Arkansas Solar Braces For Trump Tariff, As Largest City Solar Project Opens
While the energy sector is bracing for higher prices under the impact of President Trump’s 30-percent tariff on solar goods manufactured outside the U.S. the city of Clarksville is ready to turn on Arkansas’s largest municipal solar array. The $10 million project was constructed by Arkansas-based Scenic Hill Solar. It’ll ceremonially open on Wednesday six months ahead of schedule.
CEO Bill Halter says it was made mostly with imported parts out of necessity. He expects future arrays to be more costly with the imposition of tariffs.
“There was simply no American made product available for the project. We literally could not find any American made modules available. The largest U.S. based manufacturer, First Solar, they’re completely sold out of their equipment well into 2019,” Halter told KUAR.“We have been working to prepare for it but at the end of the day it’s going to be an increase in the price of equipment and that’s going to make these projects more costly.”
The tariff proposed by the President on solar equipment made outside the U.S. stands at 30 percent and drops to 15 percent in its fourth year. The administration’s decision followed a US International Trade Commission case that found imported solar products “are a substantial cause of serious injury to domestic manufacturers.”
The Trump administration argues that the solar sector in other nations, like China, is too heavily subsidized. That in turn makes it an unfair competition for American manufacturers that don’t receive the same-level of government support at home. In the current energy economy, manufacturing amounts for a small share of solar-related jobs.
But Halter thinks it's too late to turn around the manufacturing side of things, "It's certainly not the optimal timing for the policy. We've lost a lot of manufacturing and don't have a lot left. Now, the consequences will be largely on the folks who are building and installing the systems and on their customers."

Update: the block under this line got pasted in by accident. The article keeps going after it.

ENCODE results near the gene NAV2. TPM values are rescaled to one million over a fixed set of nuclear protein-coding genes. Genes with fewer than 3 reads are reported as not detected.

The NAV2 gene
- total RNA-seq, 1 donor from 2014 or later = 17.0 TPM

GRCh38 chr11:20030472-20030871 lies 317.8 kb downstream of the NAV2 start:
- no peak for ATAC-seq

But Halter says even with an anticipated higher cost for parts that solar is still a good deal, “they will still save money over time; they’ll have independence from the vagaries and volatility of the market; it’s clean energy; and they’ll use local workers to do the install, so it’s still a great sector.”
While the 42 acre, 2,000 panel, 6.5MW Clarksville site relied on foreign manufacturing, Halter says Scenic Hill Solar has utilized American suppliers for other projects. In 2016, the company installed solar plants at a L’Oreal plant in Arkansas and Kentucky.
While solar is a rapidly growing industry, Arkansas still lags behind the rest of the nation in utilizing the renewable fuel. A report this month by the Solar Energy Industries Association found 0.07 percent of the state’s electricity was generated from solar power in 2016. That places the state 43rd in the nation.
By comparison, California leads the nation with 15.4 percent solar use. The nation as a whole only gets two percent of its power from solar energy.